The mounting social, political, and economic crises in Algeria
for the first time induced older and newly emerged classes of
indigenous society to engage from 1933 to 1936 in numerous acts
of political protest. The government responded with more restrictive
laws governing public order and security. In 1936 French socialist
Léon Blum became premier in a Popular Front government and appointed
Maurice Viollette his minister of state. The ulama, sensing a
new attitude in Paris that would favor their agenda, cautiously
joined forces with the FEI.
Representatives of these groups and members of the Algerian Communist
Party (Parti Communiste Algérien--PCA) met in Algiers in 1936
at the first Algerian Muslim Congress. (Messali Hadj and the Star
were left out owing to misgivings about their more radical program.)
The congress drew up an extensive Charter of Demands, which called
for the abolition of laws permitting imposition of the régime
d'exception, political integration of Algeria and France,
maintenance of personal legal status by Muslims acquiring French
citizenship, fusion of European and Muslim education systems in
Algeria, freedom to use Arabic in education and the press, equal
wages for equal work, land reform, establishment of a single electoral
college, and universal suffrage.
Blum and Viollette gave a warm reception to a congress delegation
in Paris and indicated that many of their demands could be met.
Meanwhile, Violettee drew up for the Blum government a proposal
to extend French citizenship with full political equality to certain
classes of the Muslim "elite," including university graduates,
elected officials, army officers, and professionals. Messali Hadj
saw in the Viollette Plan a new "instrument of colonialism . .
. to split the Algerian people by separating the elite from the
masses." The components of the congress--the ulama, the FEI, and
communists--were heartened by the proposal and gave it varying
measures of support. Mohamed Bendjelloul and Abbas, as spokesmen
for the évolués, who would have the most to gain from
the measure, considered this plan a major step toward achieving
their aims and redoubled their efforts through the liberal FEI
to gain broad support for the policy of Algerian integration with
France. Not unexpectedly, however, the colons had taken uncompromising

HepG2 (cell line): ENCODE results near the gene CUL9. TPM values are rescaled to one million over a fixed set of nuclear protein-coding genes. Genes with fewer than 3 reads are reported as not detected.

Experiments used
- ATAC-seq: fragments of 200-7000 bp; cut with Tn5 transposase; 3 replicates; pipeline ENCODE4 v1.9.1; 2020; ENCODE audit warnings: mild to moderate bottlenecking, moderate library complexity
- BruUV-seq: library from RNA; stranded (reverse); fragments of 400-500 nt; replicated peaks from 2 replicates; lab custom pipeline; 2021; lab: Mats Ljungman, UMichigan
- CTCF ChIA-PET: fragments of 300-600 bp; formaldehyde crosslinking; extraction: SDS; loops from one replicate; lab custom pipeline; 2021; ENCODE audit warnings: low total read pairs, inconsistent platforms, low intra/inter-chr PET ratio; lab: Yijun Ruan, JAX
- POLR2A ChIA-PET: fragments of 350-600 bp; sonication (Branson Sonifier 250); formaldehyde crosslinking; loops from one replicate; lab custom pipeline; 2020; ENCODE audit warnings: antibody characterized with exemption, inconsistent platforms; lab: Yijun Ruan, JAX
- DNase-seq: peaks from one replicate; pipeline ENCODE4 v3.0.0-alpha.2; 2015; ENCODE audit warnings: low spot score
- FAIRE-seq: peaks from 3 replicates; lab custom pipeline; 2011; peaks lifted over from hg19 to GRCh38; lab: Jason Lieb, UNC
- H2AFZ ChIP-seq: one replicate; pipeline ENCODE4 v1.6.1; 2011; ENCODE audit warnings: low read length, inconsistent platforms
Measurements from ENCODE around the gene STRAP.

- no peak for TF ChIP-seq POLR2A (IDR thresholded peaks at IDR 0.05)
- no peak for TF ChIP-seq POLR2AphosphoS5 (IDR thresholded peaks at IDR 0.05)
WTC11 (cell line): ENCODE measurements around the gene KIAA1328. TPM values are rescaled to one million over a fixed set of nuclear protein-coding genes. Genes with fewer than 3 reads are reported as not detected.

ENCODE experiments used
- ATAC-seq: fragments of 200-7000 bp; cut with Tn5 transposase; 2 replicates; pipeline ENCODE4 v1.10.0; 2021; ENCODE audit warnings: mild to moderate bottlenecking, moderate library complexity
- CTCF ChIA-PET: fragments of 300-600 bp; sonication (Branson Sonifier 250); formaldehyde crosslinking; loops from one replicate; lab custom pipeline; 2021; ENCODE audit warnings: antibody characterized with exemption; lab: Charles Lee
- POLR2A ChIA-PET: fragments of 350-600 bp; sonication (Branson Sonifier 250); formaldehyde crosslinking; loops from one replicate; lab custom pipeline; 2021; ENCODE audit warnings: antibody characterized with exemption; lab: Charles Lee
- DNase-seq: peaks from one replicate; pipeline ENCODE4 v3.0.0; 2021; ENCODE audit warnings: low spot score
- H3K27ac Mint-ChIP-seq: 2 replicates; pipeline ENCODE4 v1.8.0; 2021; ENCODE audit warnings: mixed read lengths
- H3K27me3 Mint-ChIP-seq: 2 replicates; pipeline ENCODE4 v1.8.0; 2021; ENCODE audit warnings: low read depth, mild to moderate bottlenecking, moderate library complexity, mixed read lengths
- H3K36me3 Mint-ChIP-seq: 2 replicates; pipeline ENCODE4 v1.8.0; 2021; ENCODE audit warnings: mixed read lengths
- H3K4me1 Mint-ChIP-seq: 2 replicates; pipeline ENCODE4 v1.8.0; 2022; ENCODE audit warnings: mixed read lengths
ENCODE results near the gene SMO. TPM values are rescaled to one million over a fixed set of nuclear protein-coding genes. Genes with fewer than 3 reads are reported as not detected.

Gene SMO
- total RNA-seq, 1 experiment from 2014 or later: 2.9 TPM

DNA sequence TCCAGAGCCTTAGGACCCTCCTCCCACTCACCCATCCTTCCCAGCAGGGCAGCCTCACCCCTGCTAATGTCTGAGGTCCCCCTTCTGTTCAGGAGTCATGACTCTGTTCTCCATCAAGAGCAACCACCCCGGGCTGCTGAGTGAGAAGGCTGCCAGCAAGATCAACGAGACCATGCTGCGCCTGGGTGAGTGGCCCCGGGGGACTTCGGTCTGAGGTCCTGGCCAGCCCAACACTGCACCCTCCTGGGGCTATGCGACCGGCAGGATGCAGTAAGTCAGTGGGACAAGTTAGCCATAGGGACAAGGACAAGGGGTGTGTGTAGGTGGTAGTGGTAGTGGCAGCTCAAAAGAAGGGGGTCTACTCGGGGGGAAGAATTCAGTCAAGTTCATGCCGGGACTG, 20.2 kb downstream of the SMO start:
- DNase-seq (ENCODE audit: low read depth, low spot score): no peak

exception to the Viollette Plan. Although the project would have
granted immediate French citizenship and voting rights to only
about 21,000 Muslims, with provision for adding a few thousand
more each year, spokesmen for the colons raised the specter of
the European electorate's being submerged by a Muslim majority.
Colon administrators and their supporters threw procedural obstacles
in the path of the legislation, and the government gave it only
lukewarm support, resulting in its ultimate failure.
While the Viollette Plan was still a live issue, however, Messali
Hadj made a dramatic comeback to Algeria and had significant local
success in attracting people to the Star. A mark of his success
was the fact that in 1937 the government dissolved the Star. The
same year Messali Hadj formed the PPA, which had a more moderate
program, but he and other PPA leaders were arrested following
a large demonstration in Algiers. Although Messali Hadj spent
many years in jail, his party had the most widespread support
of all opposition groups until it was banned in 1939.
Disillusioned by the failure of the Viollette Plan to win acceptance
in Paris, Abbas shifted from a position of favoring assimilation
of the évolués and full integration with France to calling
for the development of a Muslim Algeria in close association with
France but retaining "her own physiognomy, her language, her customs,
her traditions." His more immediate goal was greater political,
social, and economic equality for Muslims with the colons. By
1938 the cooperation among the parties that made up the congress
began to break up.
Data as of December 1993